Finally Burying the Gospel of Jesus’ Wife

Jesus with his lovely wife?

Jesus with his lovely wife?

This article is about a topic that barely deserves to be addressed (but unfortunately needs to be):  The so-called Gospel of Jesus’ Wife.  For years, some anti-Christian conspiracy theorists have pushed the idea that Jesus was married, that the canonical gospels tell a fabricated story, and that the “truth” can be found in various “lost” gospels (such as the Gnostic “gospels”).  Well, let’s explore the real truth.

In September of 2012, Harvard Divinity School Professor Karen L. King announced the existence of a scrap of papyrus that had been dubbed The Gospel of Jesus’ Wife.  Supposedly, the document was a 4th century text in the Coptic language that had a very intriguing fragmentary line in it:

“Jesus said to them, ‘My wife…’”

The Gospel of Jesus' Wife

“The Gospel of Jesus’s Wife” papyrus (Karen L. King / Harvard / AP)

At the time of its release, Professor King made it clear that the text, even if genuine, offered no new or useful knowledge about Jesus.1

However, the public is not so well educated, and the media is always looking for a story to hype.  So, numerous media outlets published reports about this “ancient” document that promised to turn Christianity on its head.  Anti-Christian writers and bloggers also got in on the act.

I remember watching videos on YouTube that anti-Christian sources had produced about this “gospel,” some of which adopted a smug attitude, as if they were finally confronting Christians with real evidence to destroy their faith.  The only thing such videos showed was the ignorance and gullibility of those who produced them.  Here’s why…

Just Another Bizarre Gnostic Text?

First, even if it were a genuine 4th century text, the Gospel of Jesus’ Wife would simply be another Gnostic text that teaches weird things about Jesus.  The heretical Gnostic movement didn’t really come into its own until the 2nd through the 4th centuries, long after Jesus was crucified.  That movement produced a number of bizarre documents, including the pseudoepigraphal “gospels” of Thomas, Mary, Philip, and Judas.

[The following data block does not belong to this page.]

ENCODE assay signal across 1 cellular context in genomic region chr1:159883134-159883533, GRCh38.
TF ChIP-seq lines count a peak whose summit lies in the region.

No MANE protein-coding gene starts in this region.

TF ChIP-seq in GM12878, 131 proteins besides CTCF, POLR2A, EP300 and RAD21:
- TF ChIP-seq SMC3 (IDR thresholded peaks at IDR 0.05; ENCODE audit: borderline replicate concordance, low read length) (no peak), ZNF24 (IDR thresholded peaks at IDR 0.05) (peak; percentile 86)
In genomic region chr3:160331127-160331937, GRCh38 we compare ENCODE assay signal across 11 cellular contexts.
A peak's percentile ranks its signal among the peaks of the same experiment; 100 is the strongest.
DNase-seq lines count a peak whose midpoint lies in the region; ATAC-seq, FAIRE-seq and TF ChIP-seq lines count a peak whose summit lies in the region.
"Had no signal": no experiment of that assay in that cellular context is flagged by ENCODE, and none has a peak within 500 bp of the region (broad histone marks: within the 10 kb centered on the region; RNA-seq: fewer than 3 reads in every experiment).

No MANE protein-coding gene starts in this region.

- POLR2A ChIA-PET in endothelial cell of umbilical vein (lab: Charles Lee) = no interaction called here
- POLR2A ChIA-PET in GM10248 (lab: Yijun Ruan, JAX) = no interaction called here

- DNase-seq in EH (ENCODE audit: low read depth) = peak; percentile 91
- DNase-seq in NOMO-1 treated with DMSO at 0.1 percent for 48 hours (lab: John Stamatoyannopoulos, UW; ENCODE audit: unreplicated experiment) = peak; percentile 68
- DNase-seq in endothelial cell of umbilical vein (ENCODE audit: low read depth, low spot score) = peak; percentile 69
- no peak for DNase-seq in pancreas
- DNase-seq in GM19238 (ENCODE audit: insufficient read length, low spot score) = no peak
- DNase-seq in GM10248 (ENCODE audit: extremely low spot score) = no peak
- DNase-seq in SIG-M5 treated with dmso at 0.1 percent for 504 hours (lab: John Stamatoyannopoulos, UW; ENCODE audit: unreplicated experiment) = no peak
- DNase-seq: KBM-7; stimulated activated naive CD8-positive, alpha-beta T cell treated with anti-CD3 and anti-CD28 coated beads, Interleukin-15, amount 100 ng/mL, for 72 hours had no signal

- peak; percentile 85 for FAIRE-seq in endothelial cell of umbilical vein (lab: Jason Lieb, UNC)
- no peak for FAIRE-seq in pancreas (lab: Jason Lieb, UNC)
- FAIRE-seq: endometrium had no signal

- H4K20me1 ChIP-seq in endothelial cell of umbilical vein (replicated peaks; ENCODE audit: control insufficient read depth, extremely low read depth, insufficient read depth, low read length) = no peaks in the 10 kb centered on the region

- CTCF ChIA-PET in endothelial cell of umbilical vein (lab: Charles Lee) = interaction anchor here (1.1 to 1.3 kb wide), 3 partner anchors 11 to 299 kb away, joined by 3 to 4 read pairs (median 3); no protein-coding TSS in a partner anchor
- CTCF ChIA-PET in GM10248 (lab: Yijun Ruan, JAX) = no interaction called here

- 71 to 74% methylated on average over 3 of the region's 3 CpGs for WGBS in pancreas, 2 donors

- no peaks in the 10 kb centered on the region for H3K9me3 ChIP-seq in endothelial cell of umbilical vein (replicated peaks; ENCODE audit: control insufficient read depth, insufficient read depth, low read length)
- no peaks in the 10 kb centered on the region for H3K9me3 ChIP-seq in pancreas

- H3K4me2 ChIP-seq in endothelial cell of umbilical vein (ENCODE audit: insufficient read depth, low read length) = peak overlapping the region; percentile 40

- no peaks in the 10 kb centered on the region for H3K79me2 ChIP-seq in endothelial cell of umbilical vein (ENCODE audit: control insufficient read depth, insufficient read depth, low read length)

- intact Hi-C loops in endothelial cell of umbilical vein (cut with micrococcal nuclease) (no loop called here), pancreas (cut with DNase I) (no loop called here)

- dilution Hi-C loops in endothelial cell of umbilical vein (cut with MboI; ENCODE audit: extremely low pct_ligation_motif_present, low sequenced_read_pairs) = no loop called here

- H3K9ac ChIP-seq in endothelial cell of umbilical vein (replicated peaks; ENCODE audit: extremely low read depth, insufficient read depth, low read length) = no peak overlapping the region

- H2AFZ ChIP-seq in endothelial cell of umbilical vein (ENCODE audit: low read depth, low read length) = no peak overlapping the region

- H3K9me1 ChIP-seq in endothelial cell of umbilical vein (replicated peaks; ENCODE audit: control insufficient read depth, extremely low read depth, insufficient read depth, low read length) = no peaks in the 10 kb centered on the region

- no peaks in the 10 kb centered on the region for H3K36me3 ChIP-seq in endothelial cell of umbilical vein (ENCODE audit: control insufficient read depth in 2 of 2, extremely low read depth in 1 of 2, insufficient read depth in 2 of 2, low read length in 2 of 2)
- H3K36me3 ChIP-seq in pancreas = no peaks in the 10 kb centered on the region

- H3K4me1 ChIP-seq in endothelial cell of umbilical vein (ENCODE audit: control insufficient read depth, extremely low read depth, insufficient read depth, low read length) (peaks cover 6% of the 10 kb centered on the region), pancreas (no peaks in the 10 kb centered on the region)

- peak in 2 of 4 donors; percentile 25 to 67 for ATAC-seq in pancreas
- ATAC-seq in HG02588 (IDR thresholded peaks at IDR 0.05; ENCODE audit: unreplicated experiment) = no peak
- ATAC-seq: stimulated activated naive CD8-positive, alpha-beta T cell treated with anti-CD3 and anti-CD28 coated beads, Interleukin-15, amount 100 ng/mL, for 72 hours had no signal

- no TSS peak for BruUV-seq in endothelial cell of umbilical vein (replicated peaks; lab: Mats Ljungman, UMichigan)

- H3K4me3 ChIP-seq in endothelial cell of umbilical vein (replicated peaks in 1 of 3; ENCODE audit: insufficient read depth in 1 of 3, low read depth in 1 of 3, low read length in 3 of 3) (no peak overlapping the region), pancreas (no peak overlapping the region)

Those documents were never included in the Biblical canon because the Church knew they were late, falsely attributed, inconsistent with known teachings of Jesus, and had absolutely no apostolic authority whatsoever.  They were not “suppressed” by the political leaders of the Church because of the embarrassing “truths” they contained about Jesus, contrary to Dan Brown’s The DaVinci Code and other entertaining conspiracy theories.  Rather, they were ignored because the Church knew they were fraudulent, just as scholars know it today.

A Modern Forgery…

Now, the points above would be enough to end the hyperventilating over this document even if it were a genuine, ancient Gnostic text.  But it’s not.  That’s right.  It’s a fake.  Shortly after it was released, New Testament scholar Francis Watson presented reasonably conclusive evidence that The Gospel of Jesus’ Wife was a modern forgery, that had been created by leveraging the Gnostic Gospel of Thomas.2

More recently, in its July/August 2016 issue, The Atlantic ran an article that sheds more light on the extremely shady provenance of The Gospel of Jesus’ Wife and the even shadier history of its owner, Walter Fritz.

As a result of the information that has come to light, Harvard Divinity School has posted an update on its own website.  It shares some quotes from Professor King, who states, “It appears now that all the material [owner Walter] Fritz gave to me concerning the provenance of the papyrus … were fabrications,” and that the Atlantic‘s investigation “tips the balance towards forgery.”

So, the next time someone smugly tells you about the “real gospels” and how Jesus hooked up with Mary Magdelene and had a pile of kids or something…Just smile, shake your head, and calmly tell them the truth.


  1. Blomberg, Craig, Can We Still Believe the Bible? An Evangelical Engagement with Contemporary Questions, Brazos Press, Grand Rapids, MI, 2014, p. 36 (citing Professor Karen King’s work, “The Gospel of Jesus’s Wife: A New Coptic Gospel Papyrus,” Harvard Divinity School, 2012)
  2. Ibid (citing Francis Watson’s work, “The Gospel of Jesus’ Wife: How a Fake Gospel Fragment Was Composed,” 2012)